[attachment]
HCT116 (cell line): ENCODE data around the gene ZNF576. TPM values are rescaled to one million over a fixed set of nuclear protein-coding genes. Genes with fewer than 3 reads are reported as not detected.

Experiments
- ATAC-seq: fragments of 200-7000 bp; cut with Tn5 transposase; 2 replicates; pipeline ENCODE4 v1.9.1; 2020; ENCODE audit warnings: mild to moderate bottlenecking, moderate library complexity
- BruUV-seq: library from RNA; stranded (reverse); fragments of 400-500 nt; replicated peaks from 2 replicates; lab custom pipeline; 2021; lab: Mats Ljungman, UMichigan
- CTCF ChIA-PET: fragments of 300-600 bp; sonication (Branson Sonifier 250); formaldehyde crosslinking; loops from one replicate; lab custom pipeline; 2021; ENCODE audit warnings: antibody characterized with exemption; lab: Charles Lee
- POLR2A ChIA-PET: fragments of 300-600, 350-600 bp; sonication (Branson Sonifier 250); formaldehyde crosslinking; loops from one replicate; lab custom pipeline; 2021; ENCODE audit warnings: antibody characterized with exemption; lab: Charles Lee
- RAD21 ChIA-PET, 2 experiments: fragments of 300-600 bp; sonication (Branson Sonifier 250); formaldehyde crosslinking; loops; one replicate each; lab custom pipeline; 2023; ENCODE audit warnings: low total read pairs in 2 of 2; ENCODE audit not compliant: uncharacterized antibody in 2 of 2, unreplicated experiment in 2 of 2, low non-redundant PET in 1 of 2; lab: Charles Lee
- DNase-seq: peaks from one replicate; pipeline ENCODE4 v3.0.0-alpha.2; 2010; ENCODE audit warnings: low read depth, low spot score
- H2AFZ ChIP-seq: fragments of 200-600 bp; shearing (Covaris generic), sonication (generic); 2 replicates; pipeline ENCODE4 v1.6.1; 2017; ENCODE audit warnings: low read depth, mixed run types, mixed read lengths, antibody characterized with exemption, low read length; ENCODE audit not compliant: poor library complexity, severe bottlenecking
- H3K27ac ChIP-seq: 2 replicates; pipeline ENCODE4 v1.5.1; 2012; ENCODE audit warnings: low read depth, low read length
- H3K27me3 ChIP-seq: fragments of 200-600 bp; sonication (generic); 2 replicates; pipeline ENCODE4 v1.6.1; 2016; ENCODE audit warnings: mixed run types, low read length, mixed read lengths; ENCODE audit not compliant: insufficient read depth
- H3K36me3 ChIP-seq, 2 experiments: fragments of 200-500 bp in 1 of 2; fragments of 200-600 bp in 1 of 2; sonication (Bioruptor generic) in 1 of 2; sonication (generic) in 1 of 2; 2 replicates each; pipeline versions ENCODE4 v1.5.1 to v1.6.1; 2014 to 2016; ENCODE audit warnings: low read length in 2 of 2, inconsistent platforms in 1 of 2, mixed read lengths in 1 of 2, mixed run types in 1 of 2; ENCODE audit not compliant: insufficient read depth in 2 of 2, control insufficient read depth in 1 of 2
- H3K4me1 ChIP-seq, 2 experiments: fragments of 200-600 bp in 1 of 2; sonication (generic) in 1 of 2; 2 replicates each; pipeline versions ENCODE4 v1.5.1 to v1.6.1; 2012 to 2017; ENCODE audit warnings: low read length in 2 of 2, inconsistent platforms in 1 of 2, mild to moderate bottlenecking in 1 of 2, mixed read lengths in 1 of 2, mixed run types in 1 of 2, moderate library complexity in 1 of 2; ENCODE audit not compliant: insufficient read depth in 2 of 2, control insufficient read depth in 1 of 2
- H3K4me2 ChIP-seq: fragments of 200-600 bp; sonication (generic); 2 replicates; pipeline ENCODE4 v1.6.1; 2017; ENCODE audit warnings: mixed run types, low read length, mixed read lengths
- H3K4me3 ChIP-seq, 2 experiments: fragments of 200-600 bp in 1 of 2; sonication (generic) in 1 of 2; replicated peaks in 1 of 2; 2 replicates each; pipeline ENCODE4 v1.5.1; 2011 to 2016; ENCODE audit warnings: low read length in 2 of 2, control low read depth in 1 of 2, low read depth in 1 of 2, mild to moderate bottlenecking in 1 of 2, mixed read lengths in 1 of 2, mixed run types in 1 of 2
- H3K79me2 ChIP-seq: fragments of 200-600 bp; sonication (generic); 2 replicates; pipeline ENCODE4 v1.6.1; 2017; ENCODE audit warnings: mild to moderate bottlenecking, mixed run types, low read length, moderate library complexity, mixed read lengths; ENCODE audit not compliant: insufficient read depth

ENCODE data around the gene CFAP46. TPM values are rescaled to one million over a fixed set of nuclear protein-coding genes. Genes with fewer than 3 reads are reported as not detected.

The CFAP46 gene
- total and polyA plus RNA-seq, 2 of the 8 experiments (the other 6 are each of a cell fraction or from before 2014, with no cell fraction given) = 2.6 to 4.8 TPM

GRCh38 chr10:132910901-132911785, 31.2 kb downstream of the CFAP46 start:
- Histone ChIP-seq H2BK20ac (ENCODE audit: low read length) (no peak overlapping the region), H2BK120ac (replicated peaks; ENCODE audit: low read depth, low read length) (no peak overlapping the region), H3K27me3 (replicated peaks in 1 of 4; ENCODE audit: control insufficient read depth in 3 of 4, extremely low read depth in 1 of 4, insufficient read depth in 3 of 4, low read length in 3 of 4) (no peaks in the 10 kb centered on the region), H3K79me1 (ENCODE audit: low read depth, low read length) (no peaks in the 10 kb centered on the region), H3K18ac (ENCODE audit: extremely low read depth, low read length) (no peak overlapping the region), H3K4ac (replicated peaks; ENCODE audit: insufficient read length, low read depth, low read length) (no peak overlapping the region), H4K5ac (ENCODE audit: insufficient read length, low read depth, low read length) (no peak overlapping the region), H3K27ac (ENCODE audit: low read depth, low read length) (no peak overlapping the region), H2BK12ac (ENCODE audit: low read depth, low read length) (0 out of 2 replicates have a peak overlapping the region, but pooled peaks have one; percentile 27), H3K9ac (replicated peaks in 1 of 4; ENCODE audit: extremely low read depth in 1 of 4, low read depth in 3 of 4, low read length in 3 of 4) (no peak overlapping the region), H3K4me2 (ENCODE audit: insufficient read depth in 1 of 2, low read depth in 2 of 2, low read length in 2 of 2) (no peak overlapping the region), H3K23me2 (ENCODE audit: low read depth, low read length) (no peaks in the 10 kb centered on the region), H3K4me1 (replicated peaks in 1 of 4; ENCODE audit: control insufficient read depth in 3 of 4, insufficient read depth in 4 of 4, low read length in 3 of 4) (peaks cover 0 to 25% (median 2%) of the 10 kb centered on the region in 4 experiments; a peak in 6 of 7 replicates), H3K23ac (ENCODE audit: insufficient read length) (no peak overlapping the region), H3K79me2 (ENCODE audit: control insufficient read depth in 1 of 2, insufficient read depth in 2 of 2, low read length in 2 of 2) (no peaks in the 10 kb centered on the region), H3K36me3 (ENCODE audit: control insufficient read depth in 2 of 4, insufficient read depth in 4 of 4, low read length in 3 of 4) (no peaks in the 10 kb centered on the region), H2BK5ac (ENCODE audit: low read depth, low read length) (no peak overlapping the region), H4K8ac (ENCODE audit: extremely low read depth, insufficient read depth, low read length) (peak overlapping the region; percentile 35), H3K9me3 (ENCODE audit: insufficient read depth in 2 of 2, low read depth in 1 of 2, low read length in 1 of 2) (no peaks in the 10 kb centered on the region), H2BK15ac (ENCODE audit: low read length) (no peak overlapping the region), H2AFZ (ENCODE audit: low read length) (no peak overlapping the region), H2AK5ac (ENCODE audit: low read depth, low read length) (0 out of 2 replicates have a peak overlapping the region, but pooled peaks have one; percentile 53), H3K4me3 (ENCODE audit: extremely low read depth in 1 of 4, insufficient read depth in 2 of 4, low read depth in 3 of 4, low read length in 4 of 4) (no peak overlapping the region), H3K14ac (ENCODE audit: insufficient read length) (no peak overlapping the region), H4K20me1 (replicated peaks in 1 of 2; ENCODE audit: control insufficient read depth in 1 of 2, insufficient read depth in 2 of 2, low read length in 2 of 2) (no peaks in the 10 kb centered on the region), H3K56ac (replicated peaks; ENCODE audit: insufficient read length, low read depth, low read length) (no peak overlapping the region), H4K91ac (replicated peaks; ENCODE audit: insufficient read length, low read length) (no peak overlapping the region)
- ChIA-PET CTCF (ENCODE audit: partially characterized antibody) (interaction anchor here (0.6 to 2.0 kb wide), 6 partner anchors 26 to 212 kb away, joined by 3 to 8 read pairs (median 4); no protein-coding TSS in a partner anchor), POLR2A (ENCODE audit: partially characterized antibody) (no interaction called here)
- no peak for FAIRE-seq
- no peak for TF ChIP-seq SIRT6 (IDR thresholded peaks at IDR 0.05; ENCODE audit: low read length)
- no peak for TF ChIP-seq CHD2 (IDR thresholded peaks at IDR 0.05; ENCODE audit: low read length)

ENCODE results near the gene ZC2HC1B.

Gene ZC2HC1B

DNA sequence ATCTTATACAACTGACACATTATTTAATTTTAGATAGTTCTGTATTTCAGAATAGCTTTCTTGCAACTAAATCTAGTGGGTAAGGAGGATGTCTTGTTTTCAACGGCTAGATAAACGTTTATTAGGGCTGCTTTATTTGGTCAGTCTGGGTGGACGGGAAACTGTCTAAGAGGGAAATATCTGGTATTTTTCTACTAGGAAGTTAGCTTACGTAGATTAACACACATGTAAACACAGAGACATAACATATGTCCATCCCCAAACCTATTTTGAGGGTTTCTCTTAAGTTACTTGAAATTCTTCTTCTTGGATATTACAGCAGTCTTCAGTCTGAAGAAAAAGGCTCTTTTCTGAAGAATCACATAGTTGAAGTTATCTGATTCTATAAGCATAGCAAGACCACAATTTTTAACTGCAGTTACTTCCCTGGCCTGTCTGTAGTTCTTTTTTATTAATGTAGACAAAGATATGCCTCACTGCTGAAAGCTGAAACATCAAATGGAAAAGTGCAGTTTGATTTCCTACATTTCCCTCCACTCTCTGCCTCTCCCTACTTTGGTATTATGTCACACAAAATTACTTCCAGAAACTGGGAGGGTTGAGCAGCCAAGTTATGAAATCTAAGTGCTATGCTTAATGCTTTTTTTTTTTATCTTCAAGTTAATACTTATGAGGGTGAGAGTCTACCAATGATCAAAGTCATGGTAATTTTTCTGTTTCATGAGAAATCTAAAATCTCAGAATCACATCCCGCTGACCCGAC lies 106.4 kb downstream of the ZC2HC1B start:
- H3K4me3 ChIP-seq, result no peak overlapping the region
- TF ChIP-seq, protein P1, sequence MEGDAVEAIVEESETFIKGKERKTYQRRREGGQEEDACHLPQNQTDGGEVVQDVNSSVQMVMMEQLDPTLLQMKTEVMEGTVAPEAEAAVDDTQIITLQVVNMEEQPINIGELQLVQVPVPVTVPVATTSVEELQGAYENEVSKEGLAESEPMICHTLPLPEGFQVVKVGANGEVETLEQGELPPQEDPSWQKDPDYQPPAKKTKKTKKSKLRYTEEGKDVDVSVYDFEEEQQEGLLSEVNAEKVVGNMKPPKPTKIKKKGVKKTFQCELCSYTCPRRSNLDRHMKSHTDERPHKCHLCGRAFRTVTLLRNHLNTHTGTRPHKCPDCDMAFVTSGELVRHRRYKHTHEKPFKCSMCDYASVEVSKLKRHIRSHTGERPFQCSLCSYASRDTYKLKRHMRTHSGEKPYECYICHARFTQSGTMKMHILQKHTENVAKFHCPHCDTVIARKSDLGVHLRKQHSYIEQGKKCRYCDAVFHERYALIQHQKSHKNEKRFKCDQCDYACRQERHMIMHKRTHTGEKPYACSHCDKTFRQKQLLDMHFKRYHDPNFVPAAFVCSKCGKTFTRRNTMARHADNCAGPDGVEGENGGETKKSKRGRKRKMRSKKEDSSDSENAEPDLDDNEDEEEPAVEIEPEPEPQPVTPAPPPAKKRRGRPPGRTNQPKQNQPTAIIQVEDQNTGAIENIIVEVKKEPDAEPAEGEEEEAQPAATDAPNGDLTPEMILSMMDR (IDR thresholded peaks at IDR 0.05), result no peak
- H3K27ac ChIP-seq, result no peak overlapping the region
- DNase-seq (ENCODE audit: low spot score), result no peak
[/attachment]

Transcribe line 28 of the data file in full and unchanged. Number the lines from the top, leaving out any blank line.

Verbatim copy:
DNA sequence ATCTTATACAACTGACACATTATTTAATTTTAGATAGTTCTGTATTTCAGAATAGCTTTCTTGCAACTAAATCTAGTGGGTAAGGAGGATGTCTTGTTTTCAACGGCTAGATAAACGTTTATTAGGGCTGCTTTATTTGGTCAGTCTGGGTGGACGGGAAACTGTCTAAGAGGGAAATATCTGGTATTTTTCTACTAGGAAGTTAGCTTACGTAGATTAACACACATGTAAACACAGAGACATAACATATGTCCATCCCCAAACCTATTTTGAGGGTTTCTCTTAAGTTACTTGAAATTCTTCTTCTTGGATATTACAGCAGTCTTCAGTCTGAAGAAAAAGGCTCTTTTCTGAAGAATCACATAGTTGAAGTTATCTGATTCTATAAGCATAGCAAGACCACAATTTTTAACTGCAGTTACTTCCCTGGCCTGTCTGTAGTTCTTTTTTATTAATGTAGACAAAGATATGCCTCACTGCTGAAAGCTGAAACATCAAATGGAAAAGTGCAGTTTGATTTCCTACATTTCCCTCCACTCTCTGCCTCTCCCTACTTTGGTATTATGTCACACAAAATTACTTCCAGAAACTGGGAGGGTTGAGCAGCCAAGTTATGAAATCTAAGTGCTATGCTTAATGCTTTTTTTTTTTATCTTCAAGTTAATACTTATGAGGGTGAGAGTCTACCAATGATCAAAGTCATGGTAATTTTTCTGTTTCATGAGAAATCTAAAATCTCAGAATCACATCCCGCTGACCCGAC lies 106.4 kb downstream of the ZC2HC1B start: